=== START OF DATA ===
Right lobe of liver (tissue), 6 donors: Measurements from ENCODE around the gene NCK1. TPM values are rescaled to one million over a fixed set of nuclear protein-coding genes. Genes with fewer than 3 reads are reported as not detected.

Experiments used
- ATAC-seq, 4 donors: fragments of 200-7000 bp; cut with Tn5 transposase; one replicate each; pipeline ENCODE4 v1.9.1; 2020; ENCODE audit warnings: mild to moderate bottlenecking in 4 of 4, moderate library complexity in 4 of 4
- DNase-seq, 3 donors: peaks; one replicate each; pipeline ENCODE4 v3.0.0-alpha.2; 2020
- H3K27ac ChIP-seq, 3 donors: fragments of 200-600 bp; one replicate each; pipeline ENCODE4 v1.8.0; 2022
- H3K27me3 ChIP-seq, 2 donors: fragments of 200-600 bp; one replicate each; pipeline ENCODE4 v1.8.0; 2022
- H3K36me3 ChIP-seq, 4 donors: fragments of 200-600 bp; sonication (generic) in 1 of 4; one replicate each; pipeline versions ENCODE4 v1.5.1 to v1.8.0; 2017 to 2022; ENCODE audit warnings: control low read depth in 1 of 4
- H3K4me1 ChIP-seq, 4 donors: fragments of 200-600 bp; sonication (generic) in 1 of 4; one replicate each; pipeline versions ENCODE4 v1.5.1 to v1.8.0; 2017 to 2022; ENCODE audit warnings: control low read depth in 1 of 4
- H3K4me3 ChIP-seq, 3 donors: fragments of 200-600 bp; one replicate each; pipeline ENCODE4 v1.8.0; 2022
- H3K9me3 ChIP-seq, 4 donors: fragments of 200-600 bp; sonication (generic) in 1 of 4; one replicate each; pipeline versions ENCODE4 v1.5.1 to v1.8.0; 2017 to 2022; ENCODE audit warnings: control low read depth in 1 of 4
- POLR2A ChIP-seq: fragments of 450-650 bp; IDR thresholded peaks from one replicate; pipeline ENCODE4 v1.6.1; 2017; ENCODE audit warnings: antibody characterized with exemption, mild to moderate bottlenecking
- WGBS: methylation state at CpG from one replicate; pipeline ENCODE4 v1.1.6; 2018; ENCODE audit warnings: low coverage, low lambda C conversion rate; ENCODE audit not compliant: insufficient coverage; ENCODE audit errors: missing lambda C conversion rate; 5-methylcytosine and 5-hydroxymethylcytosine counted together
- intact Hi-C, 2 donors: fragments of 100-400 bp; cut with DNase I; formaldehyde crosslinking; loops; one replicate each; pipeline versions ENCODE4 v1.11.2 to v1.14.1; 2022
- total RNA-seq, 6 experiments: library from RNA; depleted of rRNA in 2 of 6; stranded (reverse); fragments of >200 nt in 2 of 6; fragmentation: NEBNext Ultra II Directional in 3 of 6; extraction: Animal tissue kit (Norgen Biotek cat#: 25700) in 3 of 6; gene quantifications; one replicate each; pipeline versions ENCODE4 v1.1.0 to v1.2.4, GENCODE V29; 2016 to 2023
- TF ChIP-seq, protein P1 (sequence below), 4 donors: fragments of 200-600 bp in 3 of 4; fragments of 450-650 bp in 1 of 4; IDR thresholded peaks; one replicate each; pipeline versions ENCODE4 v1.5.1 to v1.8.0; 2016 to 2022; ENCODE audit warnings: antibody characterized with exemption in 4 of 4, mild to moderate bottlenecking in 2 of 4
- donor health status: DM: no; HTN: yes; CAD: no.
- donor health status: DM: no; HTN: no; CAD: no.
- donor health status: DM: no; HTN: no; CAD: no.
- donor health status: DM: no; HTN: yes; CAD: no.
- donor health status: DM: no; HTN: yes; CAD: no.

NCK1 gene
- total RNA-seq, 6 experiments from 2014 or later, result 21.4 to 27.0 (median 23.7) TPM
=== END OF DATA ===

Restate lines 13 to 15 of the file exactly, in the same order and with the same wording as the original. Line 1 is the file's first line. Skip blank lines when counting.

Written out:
- intact Hi-C, 2 donors: fragments of 100-400 bp; cut with DNase I; formaldehyde crosslinking; loops; one replicate each; pipeline versions ENCODE4 v1.11.2 to v1.14.1; 2022
- total RNA-seq, 6 experiments: library from RNA; depleted of rRNA in 2 of 6; stranded (reverse); fragments of >200 nt in 2 of 6; fragmentation: NEBNext Ultra II Directional in 3 of 6; extraction: Animal tissue kit (Norgen Biotek cat#: 25700) in 3 of 6; gene quantifications; one replicate each; pipeline versions ENCODE4 v1.1.0 to v1.2.4, GENCODE V29; 2016 to 2023
- TF ChIP-seq, protein P1 (sequence below), 4 donors: fragments of 200-600 bp in 3 of 4; fragments of 450-650 bp in 1 of 4; IDR thresholded peaks; one replicate each; pipeline versions ENCODE4 v1.5.1 to v1.8.0; 2016 to 2022; ENCODE audit warnings: antibody characterized with exemption in 4 of 4, mild to moderate bottlenecking in 2 of 4